The car industry has never witnessed what Tesla is about to go through

Most of the best selling cars in America, such as the Honda Accord or Nissan Altima, generally hit around 300,000 in sales every year.

Tesla saw 276,000 people sign-up to buy its newest all-electric Model 3 sedan — in two days.

That massive number, which far exceeded optimistic forecasts, upends traditional thinking about how to sell cars and is expected to spur the auto industry to shift more dramatically to market electric technology to consumers, analysts said.

“We’ve never seen anything quite like this in the auto industry,” said Jessica Caldwell, a senior analyst at “It is unprecedented.”

Mainstream car manufacturers have long dabbled in electric technology and some have made a bit of headway in getting such vehicles on the road. But the category was a niche, measured in thousands — not hundreds of thousands — of cars sold.

Tesla now appears to be doing what no other has so far been able to accomplish — sell electric cars to big crowds.

Tesla Model 3

The company has received nearly as many Model 3 reservations in the past several days as some automakers produce in a single year. Mazda sold 319,000 vehicles in the United States in 2015, according Caldwell. Lexus sold 344,000.

Even if some pre-orders for the $35,000 Model 3 are cancelled — or if Tesla struggles to meet such demand, which many analysts say is likely — the company has shown that consumer appetite for a well-designed car can be robust, even if it is purely electric, said James McQuivey, an auto analyst at Forrester.

“It’s a watershed moment for rethinking vehicles all together. Tesla is putting together the idea a vehicle needs to be cutting edge and cool, more like an iPhone than like a Model T,” McQuivey said. “It’s changing what we mean when we buy a car and what it says about us.”


He added: “Years from now we’ll look back and say Tesla started an electric vehicle revolution. But that’s not because the people buying Tesla thought of it as an electric vehicle revolution.”

Some of the additional comfort consumers may now have with electric technology is due to advancements in the batteries as well as the public infrastructure, analysts said. Drivers generally no longer need to fear running out of juice on the road, stranded without a power outlet. The Model 3, for instance, has a range of 215 miles, similar to that of a rival from General Motors, called the Chevy Bolt, which is priced in the low $30,000s.

And the number of publicly stationed superchargers — which can recharge a battery in a matter of minutes rather than hours — will double to 7,200 by the end of next year, Tesla said. The company also expects its network of car chargers to grow to roughly 20,000 locations by the same time.

Of course, some of the intense demand for the Model 3 may simply be the fruits of Tesla’s public-relations strategy, which centers on its charismatic chief executive, Elon Musk. Interest in his newest creation was helped by the critically acclaimed reviews of the company’s more expensive models as well as flashy presentations that featured his cars’ cutting-edge tech, such as the ability to summon the car, with no one inside, through a smartphone app.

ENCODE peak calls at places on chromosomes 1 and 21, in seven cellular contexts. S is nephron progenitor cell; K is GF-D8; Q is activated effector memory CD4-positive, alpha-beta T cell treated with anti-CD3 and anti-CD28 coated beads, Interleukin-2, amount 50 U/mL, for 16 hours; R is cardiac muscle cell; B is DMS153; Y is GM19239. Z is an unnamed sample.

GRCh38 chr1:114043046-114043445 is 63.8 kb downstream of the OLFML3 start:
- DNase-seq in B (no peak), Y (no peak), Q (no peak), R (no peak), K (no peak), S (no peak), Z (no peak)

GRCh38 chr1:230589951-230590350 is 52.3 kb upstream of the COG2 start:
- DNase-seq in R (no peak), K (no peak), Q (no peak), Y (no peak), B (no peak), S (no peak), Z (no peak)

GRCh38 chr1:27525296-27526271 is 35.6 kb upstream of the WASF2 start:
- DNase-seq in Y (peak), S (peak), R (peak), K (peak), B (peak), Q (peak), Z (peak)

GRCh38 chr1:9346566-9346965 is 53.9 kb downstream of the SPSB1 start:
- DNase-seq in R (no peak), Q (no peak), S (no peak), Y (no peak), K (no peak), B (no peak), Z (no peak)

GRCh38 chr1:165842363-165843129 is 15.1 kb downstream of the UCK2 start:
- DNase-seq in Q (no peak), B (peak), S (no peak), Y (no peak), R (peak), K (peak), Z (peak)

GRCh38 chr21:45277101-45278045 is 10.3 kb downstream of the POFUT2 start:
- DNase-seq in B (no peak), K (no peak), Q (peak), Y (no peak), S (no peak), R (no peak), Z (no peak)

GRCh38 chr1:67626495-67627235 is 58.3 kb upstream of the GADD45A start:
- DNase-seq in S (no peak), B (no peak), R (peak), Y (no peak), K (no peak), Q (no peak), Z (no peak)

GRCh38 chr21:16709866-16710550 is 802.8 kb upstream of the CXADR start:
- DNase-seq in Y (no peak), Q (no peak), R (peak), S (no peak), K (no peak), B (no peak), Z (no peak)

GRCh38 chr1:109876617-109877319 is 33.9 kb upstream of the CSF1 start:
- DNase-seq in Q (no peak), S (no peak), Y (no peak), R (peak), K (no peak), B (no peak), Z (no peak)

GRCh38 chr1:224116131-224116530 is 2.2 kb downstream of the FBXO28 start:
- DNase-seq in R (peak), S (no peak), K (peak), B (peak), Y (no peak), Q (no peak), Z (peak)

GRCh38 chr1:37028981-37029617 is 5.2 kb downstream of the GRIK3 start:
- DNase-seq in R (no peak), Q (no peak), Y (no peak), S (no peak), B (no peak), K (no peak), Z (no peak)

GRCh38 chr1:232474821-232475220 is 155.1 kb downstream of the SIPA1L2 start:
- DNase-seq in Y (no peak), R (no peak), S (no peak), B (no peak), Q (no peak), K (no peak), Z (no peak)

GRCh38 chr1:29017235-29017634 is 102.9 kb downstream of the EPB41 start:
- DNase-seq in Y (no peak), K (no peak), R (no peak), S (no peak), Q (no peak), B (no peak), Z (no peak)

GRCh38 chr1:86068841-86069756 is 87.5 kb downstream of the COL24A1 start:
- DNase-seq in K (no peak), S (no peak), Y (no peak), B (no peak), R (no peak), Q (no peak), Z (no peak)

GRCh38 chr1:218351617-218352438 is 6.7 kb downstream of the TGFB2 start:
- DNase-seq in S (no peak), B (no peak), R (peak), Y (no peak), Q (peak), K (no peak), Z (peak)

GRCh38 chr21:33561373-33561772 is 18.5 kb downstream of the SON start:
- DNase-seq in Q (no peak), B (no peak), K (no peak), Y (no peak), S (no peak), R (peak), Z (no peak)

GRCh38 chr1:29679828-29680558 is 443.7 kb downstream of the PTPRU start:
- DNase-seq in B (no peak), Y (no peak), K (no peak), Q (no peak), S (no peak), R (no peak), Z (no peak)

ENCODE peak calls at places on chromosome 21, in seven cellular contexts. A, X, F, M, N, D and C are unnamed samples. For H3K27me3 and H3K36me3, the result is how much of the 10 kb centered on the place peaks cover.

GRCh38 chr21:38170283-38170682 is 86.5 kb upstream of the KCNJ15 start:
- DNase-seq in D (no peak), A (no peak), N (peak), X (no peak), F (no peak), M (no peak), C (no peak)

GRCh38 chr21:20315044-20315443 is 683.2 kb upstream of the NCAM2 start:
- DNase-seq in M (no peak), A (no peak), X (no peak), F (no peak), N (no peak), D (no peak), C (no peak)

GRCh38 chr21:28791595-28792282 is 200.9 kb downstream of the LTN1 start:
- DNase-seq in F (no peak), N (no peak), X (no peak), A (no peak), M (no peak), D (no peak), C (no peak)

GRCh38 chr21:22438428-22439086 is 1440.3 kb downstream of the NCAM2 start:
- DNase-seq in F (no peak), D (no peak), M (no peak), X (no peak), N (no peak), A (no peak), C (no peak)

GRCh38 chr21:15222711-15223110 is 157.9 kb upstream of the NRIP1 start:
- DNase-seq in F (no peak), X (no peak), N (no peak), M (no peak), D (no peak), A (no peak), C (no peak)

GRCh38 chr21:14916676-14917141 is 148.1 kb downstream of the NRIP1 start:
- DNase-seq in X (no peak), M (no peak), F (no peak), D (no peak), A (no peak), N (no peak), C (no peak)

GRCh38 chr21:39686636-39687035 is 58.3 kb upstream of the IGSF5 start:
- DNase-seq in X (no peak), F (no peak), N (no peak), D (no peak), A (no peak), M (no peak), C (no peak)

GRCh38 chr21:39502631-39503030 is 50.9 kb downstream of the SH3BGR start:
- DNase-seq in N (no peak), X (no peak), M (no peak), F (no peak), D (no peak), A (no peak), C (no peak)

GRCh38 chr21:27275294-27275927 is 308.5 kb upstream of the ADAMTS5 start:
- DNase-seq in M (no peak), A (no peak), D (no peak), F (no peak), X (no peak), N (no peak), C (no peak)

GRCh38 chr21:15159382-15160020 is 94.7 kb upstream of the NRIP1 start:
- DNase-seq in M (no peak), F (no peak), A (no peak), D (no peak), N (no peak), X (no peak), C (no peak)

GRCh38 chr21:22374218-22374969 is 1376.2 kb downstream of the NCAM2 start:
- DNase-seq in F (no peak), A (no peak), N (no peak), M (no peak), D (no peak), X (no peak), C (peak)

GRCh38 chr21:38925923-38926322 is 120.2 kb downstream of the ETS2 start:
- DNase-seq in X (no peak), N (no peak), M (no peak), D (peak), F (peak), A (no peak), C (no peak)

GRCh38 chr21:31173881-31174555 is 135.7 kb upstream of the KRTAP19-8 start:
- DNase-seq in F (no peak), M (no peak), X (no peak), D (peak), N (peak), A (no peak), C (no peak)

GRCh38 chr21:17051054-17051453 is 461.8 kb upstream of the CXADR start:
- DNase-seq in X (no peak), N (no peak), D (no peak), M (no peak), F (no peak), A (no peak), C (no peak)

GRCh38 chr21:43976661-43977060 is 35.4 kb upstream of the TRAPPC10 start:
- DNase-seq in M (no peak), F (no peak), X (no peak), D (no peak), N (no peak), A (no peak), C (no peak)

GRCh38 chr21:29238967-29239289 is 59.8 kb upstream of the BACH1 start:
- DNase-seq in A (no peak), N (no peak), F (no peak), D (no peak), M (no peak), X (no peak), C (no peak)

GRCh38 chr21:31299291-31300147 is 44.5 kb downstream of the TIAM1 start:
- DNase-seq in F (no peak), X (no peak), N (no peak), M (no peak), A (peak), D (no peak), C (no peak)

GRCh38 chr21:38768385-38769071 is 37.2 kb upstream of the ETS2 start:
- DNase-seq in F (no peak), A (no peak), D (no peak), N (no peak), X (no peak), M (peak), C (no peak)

“The Model 3’s huge reservation list should serve as a big wake-up call for the rest of the industry,” said Kelley Blue Book analyst Tony Lim. “Tesla just did a lot of heavy lifting to attract attention to the EV segment. Now is the time for competitive manufacturers to begin leveraging this momentum that Tesla created and building awareness to their fully electric vehicles that have comparable performance and appeal.”

The surge in orders is all the more impressive because most people will be paying an average of $42,000 for the Model 3, Musk said. The $35,000 model is a stripped down version.

By comparison, most of the best selling sedans in the country generally cost $25,000 or less.

Indeed, tens of thousands of customers lined up outside Tesla’s stores to order the car last week, with some camping out in tents to make sure they were among the first to put down their $1,000 deposits — even though Model 3 is not expected to be delivered until the end of next year.

“In regards to the recent news, we’re certainly pleased to see such strong demand for affordable long range EVs,” said GM spokesman Fred Ligouri. “We trust that the initial interest from consumers will continue when the Bolt begins production later this year.”


After the company announced its latest pre-order number on Monday, shares of Tesla jumped about 4 percent in regular trading.

Yet significant doubts linger over whether Tesla can ever manufacture that many cars. “Definitely going to need to rethink production planning,” a giddy Musk tweeted Friday when orders for the Model 3 had hit a mere 198,000. Tesla has never delivered more than 5,850 cars in a month, according to estimates by Inside EVs. And it has experienced delays in delivering its SUV, the Model X.


Tesla on Monday said that its “hubris in adding far too much new technology,” the lack of oversight over its suppliers, and not having enough internal capacity led to a shortage of parts for the Model X.

But Musk has expressed confidence in being able to meet demand for the Model 3, noting last week that Tesla’s Fremont, Calif., factory had produced 500,000 cars per year — albeit under a different owner.


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